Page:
Skip to main content
Actis in the Media

Institutional Investing in Infrastructure: Three global megatrends: an examination of what’s driving sustainable infrastructure

25 April 2024
Email Actis

Michael Harrington, Partner and Chief Investment Officer at Actis, contributed an article in Institutional Investing in Infrastructure about the global megatrends driving sustainable infrastructure. Click here, click on the “download publication” button or read on below for the full article.


Three global megatrends: An examination of what’s driving sustainable infrastructure

Infrastructure is one of the fastest growing sectors available to investors in private markets. Whether it is assets that support the transition to clean energy, those that help drive increased digitization or even physical infrastructure, such as toll roads, economies around the world are set to continue to turn to private capital to help them meet their growth aspirations.

This appetite for infrastructure is reflected in the increasing allocations investors are making to the sector. During the past decade, assets under management in infrastructure funds have increased almost five fold to $1.3 trillion, according to data provider Preqin. And the trend shows no sign of slowing down. With the asset class set to grow between 13 percent and 15 percent throughout the coming years, the market is expected to be between three and four times bigger during the next 10 years.

Meanwhile, a wider range of investors are likely to enter the market. There already have been a series of new infrastructure offerings through private wealth channels. Indeed, Bain estimates that individual investors hold roughly 50 percent of the estimated $275 trillion to $295 trillion assets under management, yet those same investors represent just 16 percent of assets under management held by alternative investment funds. Private wealth is expected to continue to grow quickly — faster than other pockets of capital in the alternatives segment.

Institutional investors are attracted to the sector because returns are robust, relatively stable and characterized by what are often long-term, inflation-protected contracts. Thanks to decades of underinvestment in global infrastructure, the global climate agenda and the growth of technologies driving digitization, as well as robust demographic factors, infrastructure therefore represents one of the largest global investment opportunities of our lifetime.

Three global megatrends

Three global megatrends are driving the industry. The first is decarbonization. In 2023, the world’s renewable-energy capacity grew by 50 percent to reach nearly 510 gigawatts, the fastest growth rate in two decades. And the trend is only set to accelerate. An estimated $275 trillion of energy infrastructure investment is required throughout the next three decades, according to McKinsey & Co.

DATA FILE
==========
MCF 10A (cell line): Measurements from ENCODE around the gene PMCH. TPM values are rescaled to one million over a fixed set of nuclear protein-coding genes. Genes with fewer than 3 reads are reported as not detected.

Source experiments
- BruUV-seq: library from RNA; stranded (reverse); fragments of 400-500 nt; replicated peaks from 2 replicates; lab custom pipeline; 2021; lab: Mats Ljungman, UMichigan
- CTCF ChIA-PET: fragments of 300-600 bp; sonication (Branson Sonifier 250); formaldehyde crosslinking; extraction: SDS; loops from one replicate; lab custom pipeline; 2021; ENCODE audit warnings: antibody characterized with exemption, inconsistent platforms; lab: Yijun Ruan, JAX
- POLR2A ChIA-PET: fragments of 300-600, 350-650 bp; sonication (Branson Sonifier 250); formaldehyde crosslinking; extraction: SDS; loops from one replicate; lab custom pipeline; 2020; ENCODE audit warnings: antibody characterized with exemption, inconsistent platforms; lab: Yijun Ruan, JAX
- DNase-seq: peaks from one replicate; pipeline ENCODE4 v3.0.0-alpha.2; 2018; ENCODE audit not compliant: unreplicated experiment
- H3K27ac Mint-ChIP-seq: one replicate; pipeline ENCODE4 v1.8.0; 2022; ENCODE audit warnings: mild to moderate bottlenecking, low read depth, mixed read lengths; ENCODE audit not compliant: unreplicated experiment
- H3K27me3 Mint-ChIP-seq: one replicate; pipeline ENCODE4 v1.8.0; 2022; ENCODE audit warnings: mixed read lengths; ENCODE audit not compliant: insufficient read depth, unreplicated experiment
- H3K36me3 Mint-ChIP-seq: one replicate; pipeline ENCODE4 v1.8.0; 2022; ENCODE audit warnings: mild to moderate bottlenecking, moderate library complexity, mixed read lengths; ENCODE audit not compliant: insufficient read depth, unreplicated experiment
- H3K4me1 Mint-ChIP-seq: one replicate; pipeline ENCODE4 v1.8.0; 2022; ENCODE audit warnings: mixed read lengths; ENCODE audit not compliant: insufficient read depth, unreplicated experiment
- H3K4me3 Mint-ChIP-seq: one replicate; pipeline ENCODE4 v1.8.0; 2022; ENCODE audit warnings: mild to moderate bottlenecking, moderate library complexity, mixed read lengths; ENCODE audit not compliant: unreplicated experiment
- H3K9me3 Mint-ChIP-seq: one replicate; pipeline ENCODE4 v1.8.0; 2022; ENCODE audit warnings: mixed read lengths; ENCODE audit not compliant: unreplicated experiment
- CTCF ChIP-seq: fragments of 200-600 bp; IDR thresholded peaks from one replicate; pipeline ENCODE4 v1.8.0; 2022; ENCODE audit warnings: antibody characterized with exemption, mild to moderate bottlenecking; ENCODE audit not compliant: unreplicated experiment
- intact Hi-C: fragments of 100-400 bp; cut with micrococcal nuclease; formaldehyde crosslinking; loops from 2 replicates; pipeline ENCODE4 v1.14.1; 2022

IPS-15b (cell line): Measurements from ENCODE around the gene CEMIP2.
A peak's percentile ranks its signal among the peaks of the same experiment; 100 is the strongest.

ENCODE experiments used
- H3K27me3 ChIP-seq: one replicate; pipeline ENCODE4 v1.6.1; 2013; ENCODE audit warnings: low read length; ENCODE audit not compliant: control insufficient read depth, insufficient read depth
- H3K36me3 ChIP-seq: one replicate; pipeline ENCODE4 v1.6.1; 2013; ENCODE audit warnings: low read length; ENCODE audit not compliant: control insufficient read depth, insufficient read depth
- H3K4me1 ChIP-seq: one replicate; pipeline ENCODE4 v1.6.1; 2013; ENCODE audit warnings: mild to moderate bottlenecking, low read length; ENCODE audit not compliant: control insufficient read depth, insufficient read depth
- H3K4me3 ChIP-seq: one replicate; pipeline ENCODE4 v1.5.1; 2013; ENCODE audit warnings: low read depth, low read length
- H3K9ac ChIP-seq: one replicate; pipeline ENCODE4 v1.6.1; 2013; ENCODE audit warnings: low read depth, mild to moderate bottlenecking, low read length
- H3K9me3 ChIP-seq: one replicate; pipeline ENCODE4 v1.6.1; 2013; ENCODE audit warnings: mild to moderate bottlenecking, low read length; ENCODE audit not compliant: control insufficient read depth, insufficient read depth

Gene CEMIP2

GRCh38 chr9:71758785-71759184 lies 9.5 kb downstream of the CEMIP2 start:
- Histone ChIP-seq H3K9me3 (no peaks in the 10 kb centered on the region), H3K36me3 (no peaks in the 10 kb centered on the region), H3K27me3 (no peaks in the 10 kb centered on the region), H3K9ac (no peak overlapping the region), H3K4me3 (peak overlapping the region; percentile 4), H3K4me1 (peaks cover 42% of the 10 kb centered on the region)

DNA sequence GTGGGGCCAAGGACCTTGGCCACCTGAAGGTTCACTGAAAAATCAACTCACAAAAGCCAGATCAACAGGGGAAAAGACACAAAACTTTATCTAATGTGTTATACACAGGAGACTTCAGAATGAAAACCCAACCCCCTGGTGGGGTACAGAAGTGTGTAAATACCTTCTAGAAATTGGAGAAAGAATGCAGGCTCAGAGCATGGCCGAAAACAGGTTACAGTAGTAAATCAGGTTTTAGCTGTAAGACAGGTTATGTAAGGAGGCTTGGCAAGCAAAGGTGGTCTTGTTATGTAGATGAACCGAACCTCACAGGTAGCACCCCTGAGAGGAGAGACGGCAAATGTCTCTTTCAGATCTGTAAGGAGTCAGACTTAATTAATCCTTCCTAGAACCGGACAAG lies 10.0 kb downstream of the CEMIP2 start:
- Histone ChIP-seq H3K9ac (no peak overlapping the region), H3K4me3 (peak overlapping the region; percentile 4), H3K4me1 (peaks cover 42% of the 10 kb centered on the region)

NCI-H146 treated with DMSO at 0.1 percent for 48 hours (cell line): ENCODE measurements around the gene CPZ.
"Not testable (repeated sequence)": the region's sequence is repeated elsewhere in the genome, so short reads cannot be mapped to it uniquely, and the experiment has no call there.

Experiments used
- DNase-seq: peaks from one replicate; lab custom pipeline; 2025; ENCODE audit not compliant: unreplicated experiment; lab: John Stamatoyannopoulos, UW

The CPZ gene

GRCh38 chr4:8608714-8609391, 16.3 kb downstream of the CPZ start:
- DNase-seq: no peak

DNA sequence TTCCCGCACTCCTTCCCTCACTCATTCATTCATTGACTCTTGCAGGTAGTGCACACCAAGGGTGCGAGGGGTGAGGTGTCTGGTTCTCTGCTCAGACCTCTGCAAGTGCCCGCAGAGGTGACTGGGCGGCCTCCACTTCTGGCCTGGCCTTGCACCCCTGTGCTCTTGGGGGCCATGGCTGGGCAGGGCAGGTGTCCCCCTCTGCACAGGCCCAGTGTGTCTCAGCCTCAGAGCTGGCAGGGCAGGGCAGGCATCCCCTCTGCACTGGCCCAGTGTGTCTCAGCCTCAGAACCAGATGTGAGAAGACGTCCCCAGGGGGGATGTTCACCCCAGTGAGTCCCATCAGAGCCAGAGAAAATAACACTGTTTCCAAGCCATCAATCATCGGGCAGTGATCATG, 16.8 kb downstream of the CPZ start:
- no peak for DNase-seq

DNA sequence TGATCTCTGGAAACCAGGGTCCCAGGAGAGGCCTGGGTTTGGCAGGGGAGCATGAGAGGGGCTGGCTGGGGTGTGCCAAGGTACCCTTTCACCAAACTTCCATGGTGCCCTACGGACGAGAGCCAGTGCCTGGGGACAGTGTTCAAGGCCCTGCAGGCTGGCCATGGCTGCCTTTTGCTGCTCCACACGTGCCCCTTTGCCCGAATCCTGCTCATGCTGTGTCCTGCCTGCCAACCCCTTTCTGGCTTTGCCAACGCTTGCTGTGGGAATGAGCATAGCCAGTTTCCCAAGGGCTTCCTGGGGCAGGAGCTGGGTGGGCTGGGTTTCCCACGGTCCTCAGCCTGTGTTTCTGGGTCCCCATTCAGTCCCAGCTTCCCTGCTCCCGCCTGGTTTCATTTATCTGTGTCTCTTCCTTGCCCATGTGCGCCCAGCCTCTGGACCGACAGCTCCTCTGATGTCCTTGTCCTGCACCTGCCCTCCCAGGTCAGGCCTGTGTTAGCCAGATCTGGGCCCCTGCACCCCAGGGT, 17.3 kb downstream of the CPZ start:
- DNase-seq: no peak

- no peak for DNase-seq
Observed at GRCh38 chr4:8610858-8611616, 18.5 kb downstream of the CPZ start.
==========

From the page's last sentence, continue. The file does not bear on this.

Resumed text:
Meeting the exponential demand growth for electricity in a carbon-neutral way is critical. This, however, will be a highly capital intensive undertaking, requiring not just investment in renewable generation sources such as wind turbines and solar farms, but also complex new storage systems, transmission grids and distribution networks.

Because governments are often facing severe fiscal restraints, much of this growth is now being driven by the private sector. Indeed, investors now fully understand that renewable-energy infrastructure represents a safe, defensive asset class with downside risk protection.

The second megatrend is digitization. The global economy is expected to use 20 times more data in 2030 compared with 2020, according to McKinsey. AI is arguably the most important technology in a generation and is likely to drive a huge increase in demand for cloud computing and the data centers that power it. Although the whole world is likely to require significant levels of extra investment, a huge increase in digital infrastructure is particularly important for the faster-growing regions of the world, such as Southeast Asia.

The third global megatrend is deglobalization and, with it, supply-chain reallocations. The digital revolution and energy transition are already reconfiguring commerce and supply chains, while the rise of an urban middle class — particularly in Asia — and the increasing popularity of ecommerce are bolstering demand for logistics infrastructure. At the same time, countries such as Vietnam and Mexico are currently beneficiaries of China-plus-one business strategies, aimed at diversifying sources of supply.